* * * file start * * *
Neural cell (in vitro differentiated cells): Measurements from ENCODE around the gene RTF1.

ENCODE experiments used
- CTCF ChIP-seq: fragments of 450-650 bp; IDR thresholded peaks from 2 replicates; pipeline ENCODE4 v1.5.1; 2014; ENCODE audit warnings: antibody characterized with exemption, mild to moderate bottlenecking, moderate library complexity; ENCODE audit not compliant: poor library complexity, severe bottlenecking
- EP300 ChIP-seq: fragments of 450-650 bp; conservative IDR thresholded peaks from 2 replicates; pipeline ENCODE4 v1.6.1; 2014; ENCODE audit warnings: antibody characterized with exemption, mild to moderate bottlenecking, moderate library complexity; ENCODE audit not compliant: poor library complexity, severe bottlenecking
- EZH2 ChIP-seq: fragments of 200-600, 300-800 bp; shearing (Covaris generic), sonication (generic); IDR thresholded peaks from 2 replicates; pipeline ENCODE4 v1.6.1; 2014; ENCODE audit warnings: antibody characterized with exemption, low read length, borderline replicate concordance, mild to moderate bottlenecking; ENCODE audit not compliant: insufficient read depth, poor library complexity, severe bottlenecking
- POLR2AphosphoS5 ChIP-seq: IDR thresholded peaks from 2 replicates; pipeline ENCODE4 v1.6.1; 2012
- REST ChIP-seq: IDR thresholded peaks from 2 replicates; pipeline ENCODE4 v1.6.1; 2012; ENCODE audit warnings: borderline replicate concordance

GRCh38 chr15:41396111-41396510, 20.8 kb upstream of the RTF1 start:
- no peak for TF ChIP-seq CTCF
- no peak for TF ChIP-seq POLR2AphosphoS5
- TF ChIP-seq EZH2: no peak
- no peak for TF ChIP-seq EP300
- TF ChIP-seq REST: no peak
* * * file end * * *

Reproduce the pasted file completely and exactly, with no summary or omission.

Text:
Neural cell (in vitro differentiated cells): Measurements from ENCODE around the gene RTF1.

ENCODE experiments used
- CTCF ChIP-seq: fragments of 450-650 bp; IDR thresholded peaks from 2 replicates; pipeline ENCODE4 v1.5.1; 2014; ENCODE audit warnings: antibody characterized with exemption, mild to moderate bottlenecking, moderate library complexity; ENCODE audit not compliant: poor library complexity, severe bottlenecking
- EP300 ChIP-seq: fragments of 450-650 bp; conservative IDR thresholded peaks from 2 replicates; pipeline ENCODE4 v1.6.1; 2014; ENCODE audit warnings: antibody characterized with exemption, mild to moderate bottlenecking, moderate library complexity; ENCODE audit not compliant: poor library complexity, severe bottlenecking
- EZH2 ChIP-seq: fragments of 200-600, 300-800 bp; shearing (Covaris generic), sonication (generic); IDR thresholded peaks from 2 replicates; pipeline ENCODE4 v1.6.1; 2014; ENCODE audit warnings: antibody characterized with exemption, low read length, borderline replicate concordance, mild to moderate bottlenecking; ENCODE audit not compliant: insufficient read depth, poor library complexity, severe bottlenecking
- POLR2AphosphoS5 ChIP-seq: IDR thresholded peaks from 2 replicates; pipeline ENCODE4 v1.6.1; 2012
- REST ChIP-seq: IDR thresholded peaks from 2 replicates; pipeline ENCODE4 v1.6.1; 2012; ENCODE audit warnings: borderline replicate concordance

GRCh38 chr15:41396111-41396510, 20.8 kb upstream of the RTF1 start:
- no peak for TF ChIP-seq CTCF
- no peak for TF ChIP-seq POLR2AphosphoS5
- TF ChIP-seq EZH2: no peak
- no peak for TF ChIP-seq EP300
- TF ChIP-seq REST: no peak